bus stop 15 seconds walk from my apartment and got off at Oxenhope station. Though today’s line is only 5 miles long it ran as a working railway from 1867 but was closed in 1962, reopening again just 50 years ago. It’s been the location of many movies, probably the most famous of which is The Railway Children. It was raining quit hard as I boarded the train. It quite surprised me to find myself in a compartment all to myself. I’d forgotten about these old train with no corridors! It took me a while to be brave enough to roll down the window in the door, carefully hanging onto my phone as I leaned out of the train to take photos. I made notes on things I was seeing to help me in my song lyrics.


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In June of 2016, contemplating my decision to spend the summer in England for the first time in 31 years I wrote the following in my journal :

I’ve decided to take a chance and temporarily jump ship, so to speak, from the life I’ve fashioned for myself. Most of us, I suppose, have had at one time or another the impulse to leave behind our daily routines and responsibilities and seek out, temporarily, a new life. That daydream has always retreated from me in the face of reality. But I’ve had a feeling for a while now, as I turn a milestone, that here is a new phase of life, one that I need to embrace, no matter how full of doubts I may have right now. My daughters have graduated from college and are embarking on new adult lives of their own. A voice inside my head calls me with insistence, if I dare to listen to it, Hey, you there! You need to get back to the narrative of your own life. Perhaps if I travel by myself to somewhere unfamiliar where all the labels that define me, both to myself and others, are absent, I could explore a new me. But I wonder about my capacity to be a woman in a place without an identity, without friends. Alone for seven weeks? I have fallen into habit, quite naturally I believe, of defining myself in terms of who I am to other people – I am what others expect me to be – a daughter, wife, mother, teacher, mentor, friend, critic. I’d like to stand back from these roles and make the acquaintance of that new person who emerges. Now, how many reasons can I think of why I shouldn’t do it? What about my house? Who’s going to feed Tilly? I won’t be generating any income – yikes! Suppose I get sick in some strange place. What if I disappear off the face of the planet? The response from friends has been unanimous. In fact, over the past few months as I’ve wrestled with this dichotomy on hikes through the redwoods, along the windswept coastal buffs and wide sandy beaches of Santa Cruz, in hurried intermissions at concerts and over leisurely dinners I’ve come to see who my friends truly are. Go, they say, your children are grown, and Anthony can look after the cat. Some of them tell me in hushed voices that they are secretly envious of my independence.In planning the adventure some kind of cultural connection with the place I eventually selected was of vital importance and this was easy to find. I would immerse myself in the place of my  father’s mother’s family. Since beginning to research my family’s history seven years ago I’ve visited many places connected with my family. But on short visits with my daughters we had time for little more than finding a little moorland village in Lancashire, jumping out of the car to take a photo of the stunningly beautiful church, or taking a quick picnic in the local cemetery (yes, one of our favorite pastimes!) or downing a half a shandy and a bag of cheese and onion crisps in the local hostelry. With seven weeks I wanted to wake up to the views my great, great, great grandparents had from their kitchen window, touch the font where five generations ago my ancestors were baptized, and then maybe climb the hill above the village to look down on that church, a view that may not have changed during the last 600 years.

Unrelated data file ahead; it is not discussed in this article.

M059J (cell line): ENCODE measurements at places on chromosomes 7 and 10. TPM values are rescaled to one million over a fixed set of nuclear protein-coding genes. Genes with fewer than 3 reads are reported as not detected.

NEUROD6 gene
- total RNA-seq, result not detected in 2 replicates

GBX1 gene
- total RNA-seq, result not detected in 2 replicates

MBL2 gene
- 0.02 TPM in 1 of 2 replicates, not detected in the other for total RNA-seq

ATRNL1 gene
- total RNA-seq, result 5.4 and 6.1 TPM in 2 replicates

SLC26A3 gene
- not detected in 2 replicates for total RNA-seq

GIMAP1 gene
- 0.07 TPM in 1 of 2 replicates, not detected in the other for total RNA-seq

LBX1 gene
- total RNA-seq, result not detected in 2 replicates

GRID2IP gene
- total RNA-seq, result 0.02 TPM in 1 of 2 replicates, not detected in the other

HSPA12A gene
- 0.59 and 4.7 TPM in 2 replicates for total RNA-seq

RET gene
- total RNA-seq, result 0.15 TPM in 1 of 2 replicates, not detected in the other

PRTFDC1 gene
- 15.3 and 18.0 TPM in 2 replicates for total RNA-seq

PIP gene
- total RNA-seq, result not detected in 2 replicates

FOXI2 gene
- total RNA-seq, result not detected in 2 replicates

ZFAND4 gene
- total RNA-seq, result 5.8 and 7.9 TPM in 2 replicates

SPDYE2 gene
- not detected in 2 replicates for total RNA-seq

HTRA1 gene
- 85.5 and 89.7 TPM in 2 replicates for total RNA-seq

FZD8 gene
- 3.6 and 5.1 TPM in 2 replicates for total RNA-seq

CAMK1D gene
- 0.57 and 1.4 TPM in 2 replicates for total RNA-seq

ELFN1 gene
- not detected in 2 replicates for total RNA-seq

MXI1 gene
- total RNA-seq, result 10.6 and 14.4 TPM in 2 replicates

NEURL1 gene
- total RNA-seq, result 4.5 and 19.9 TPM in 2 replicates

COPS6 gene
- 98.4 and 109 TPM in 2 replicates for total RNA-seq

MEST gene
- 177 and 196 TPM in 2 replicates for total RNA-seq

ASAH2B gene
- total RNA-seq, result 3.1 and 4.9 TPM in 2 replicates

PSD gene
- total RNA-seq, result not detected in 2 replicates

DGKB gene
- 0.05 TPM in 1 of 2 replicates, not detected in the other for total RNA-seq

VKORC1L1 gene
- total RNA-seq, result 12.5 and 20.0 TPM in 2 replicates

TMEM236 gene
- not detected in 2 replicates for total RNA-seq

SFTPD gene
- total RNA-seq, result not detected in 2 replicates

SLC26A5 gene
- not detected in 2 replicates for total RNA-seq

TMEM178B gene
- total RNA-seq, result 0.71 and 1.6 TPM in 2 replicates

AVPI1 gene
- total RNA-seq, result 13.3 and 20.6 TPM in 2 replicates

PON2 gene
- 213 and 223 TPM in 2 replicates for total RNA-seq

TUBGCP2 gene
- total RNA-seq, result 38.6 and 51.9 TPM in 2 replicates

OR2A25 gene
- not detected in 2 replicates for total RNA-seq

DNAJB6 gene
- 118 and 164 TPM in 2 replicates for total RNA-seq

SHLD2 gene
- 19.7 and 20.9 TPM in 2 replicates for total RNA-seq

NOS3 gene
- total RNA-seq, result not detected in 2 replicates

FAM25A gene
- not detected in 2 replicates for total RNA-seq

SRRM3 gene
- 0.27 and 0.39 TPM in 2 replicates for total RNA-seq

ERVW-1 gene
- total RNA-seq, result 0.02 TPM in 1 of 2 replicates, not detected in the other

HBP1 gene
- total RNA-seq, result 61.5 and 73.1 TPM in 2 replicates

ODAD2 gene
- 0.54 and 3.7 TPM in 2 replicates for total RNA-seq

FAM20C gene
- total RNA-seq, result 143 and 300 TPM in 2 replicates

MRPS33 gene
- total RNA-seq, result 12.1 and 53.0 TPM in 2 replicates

I think I’ve learned a lot in the last two years about what’s important to me.